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28 May, 2000

Rockiní and Rolliní in the Deep Blue Labrador Sea

Doing science on a ship isnít that easy. One of the biggest challenges scientists on the Healy face is that the ship is always moving. Sometimes the ship tips forward and back over the waves. This is called the pitch. At the same time, the ship is rocking from side to side. This is called the shipís roll.

The ship has a special instrument called a clinometer for measuring pitch and roll. The clinometers are mounted on the wall on the shipís bridge, which is where the captain navigates the ship. The way they work is really quite simple. A hollow glass tube is filled with a liquid that is dyed red so it is easy to see. A large air bubble floats in the liquid. As the ship rolls from side to side, the air bubble also moves in the liquid. Carpenters use the same kind of tool to make sure a board is straight. Do you know what the carpenterís tool is called?

Pitch and roll are measured in degrees of an angle. Look at the two clinometers in the picture. The glass tubes are curved. If you continued following the curve to the other end of the tube, you would have a circle. Do you know how many degrees are in a circle?

Pitch and roll are also responsible for that queasy feeling some people get when they travel on ships. Inside your ear is a tube filled with fluid. The fluid in your ear moves the same way the fluid in the clinometer moves. It sends a message to your brain telling it whether you are standing still or moving. Your brain also gets messages from your eyes.

To the right is a diagram of the inside of your ear.

Can you see the tubes where fluid might be?

Try this: stand as still as you can. The fluid in your ears will stop moving. Now look around you. The objects in the room arenít moving either. Both your ears and your eyes tell your brain that you are standing still.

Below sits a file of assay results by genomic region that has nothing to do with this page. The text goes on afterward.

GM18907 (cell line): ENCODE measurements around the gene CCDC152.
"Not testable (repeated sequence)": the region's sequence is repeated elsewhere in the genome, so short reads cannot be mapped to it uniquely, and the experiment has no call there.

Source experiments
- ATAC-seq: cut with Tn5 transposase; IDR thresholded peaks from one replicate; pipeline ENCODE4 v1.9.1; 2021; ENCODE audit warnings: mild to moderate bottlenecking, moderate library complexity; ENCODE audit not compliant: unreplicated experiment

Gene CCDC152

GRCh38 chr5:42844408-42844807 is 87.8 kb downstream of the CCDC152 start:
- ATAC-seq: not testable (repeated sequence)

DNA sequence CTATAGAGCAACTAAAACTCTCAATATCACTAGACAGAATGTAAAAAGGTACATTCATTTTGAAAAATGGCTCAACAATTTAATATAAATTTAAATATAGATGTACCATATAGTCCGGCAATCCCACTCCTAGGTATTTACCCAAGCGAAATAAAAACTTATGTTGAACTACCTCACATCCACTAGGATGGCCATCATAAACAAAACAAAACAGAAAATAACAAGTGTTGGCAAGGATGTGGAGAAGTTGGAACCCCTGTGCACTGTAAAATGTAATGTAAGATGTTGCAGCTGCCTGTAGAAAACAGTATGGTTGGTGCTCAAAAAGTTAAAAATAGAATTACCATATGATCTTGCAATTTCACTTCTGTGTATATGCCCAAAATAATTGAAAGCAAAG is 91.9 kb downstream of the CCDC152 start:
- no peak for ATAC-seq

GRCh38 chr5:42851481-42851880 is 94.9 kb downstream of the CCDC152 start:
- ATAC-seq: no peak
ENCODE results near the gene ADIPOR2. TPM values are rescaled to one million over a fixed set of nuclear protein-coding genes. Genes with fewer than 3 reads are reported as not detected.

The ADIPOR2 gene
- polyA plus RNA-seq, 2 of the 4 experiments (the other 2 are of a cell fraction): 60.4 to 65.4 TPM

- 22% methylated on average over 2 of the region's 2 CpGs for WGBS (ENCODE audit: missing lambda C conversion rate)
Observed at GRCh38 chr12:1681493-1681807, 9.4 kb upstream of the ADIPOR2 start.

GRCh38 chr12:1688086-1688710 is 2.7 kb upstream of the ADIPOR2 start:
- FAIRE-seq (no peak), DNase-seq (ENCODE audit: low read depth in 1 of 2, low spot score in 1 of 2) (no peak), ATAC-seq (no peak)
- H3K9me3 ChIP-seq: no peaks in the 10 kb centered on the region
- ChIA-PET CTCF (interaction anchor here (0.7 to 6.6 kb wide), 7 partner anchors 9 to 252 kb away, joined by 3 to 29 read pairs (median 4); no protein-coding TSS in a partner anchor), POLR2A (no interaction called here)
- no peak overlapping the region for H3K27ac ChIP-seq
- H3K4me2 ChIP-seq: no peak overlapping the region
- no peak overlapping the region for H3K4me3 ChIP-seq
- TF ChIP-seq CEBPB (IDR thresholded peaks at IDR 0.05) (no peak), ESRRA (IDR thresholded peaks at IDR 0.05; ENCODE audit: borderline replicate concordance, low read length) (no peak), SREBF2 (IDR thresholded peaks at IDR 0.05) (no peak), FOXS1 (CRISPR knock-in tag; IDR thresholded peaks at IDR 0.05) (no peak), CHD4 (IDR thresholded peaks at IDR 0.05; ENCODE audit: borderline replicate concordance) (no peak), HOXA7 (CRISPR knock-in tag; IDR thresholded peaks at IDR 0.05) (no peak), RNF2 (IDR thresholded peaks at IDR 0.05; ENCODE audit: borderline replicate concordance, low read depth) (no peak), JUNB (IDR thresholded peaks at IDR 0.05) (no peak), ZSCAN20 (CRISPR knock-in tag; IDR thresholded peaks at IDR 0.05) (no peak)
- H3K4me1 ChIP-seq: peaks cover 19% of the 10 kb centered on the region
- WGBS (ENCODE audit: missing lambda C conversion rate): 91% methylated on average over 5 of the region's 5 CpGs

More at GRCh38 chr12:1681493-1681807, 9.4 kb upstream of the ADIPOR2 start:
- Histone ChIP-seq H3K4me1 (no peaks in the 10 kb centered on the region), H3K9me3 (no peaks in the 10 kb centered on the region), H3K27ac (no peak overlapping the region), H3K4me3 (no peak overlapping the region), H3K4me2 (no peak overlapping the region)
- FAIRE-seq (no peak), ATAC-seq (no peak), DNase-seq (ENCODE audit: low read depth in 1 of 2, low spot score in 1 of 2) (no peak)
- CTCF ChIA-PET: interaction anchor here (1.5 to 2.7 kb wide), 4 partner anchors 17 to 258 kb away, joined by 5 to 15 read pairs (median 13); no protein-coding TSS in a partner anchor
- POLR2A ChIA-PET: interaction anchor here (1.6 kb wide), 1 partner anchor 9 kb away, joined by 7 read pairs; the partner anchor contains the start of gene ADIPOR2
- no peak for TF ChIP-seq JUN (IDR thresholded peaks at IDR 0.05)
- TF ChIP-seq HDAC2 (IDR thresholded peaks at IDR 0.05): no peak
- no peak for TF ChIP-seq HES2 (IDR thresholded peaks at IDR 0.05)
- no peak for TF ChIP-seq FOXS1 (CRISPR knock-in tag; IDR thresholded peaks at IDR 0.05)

Now imagine standing still on a ship. Even though you arenít moving your muscles, your body is still moving because the ship is pitching and rolling. This causes the fluid in your ears to slosh around. So your ears tell your brain that your body is moving. Your eyes, however, just see what is in the room around you. It looks like nothing is moving, so your eyes tell your brain that you are standing still. The conflicting messages confuse your brain. The result is that you feel dizzy and nauseous. Many people have to take medicine so that they wonít feel seasick.

To find out how pitch and roll affect daily life on the ship, click on Janice's page.

Janice's Entry Today.

DAILY DATA LOG (5/28/00):

47 degrees F

Latitude 48N

Longitude 48W

Sunrise 4:35 a.m.

Sunset 8:32 p.m.


The carpenterís tool used to make sure boards are straight is called a level.

There are 360 degrees in a circle.

Here is the first iceberg we saw. It's on the center of the horizon. Can you see it? It looked big, but it looks pretty small in this picture.

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